Amherst Magazine

His Ministry is Higher Ed

By Emily Gold Boutilier

Photo by Samuel Masinter ’04

[Financial aid] Amherst’s financial aid program is regularly cited as one of the best, thanks in large part to Dean of Financial Aid Joe Paul Case, who retired in November after 31 years at Amherst. (His replacement, Gail Holt, started March 1.)

A national leader in his field, Case began his career at Oklahoma City University—his undergraduate alma mater—before moving to the College Board, where he was associate director and director of program administration at the College Scholarship Service.

“Throughout his career, Joe Paul Case has advocated for students—not just on the Amherst campus but worldwide,” says President Biddy Martin. “His dedication to access has transformed higher education, as well as countless lives.”

Charles Myers ’88 counts himself as one whose life was changed by Case. “I would not have made it through Amherst,” he says, “without Joe’s help.” Myers has created a new scholarship fund in Case’s name.

We interviewed Case—who was only Amherst’s second dean of financial aid—a month after he retired.

Case is an ordained minister in the United Methodist Church who got his first job in financial aid by chance. “I was in seminary at Yale, looking for a chaplain position,” he recalls. “Nothing developed. I went back to Oklahoma to talk about a parish appointment. Two weeks later, the new university registrar called and said the financial aid officer was leaving. My ministry has always been higher education.”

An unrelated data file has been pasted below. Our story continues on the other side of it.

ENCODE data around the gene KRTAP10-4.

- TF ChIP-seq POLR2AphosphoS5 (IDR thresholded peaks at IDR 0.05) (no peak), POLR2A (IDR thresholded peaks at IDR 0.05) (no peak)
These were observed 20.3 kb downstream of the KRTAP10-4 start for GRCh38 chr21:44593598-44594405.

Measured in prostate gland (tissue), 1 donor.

Financial aid can’t solve every student crisis, but it can go a long way—both for the student and for the community. “In Oklahoma I had a Native Alaskan student whose mom had died in childbirth,” Case says. “Her dad deserted the family. Her stepmom—the only mom she knew—was going blind. The student commuted to the university by bus, one and a half hours each way. I talked to her about living on campus, but she explained her mom’s situation. I persuaded the Bureau of Indian Affairs to provide funds to buy her a used car. I also lined up off-campus work-study. At Amherst we now spend about a third of work-study money off campus, mostly [for students to do] community service. You can make the aid program not only benefit the student but also work for the broader society.”

A brochure from the 1890s reveals that, out of 20 liberal arts colleges listed, only Amherst had financial need as the sole measure for aid. “At Amherst, need has always been the criterion,” Case says. Amherst was one of the first U.S. schools to adopt need-blind admission, to give all students the full amount of aid that the college determines they need, and to eliminate loans. “Those are costly propositions,” he says. “For the trustees to support them is remarkable.”

Decreased federal funding and low family savings are among the major challenges facing financial-aid directors nationwide. “State governments are in even worse shape,” he says. “And many families don’t save adequately for college.” He says colleges must continue to make the case for the liberal arts. “What of the philosophy major?” he asks. “It will be a challenge, in a Congress that is career-oriented, to fund the liberal arts.”

Case’s retirement plans include organizing his 5,000-volume home library. “I’m still working in the financial aid office a fair amount,” he adds. “I am also Western Mass. Council president of the Boy Scouts of America. And this year, I’m [officiating at] two weddings. Sooner or later I might actually sleep late, although that hasn’t happened yet.”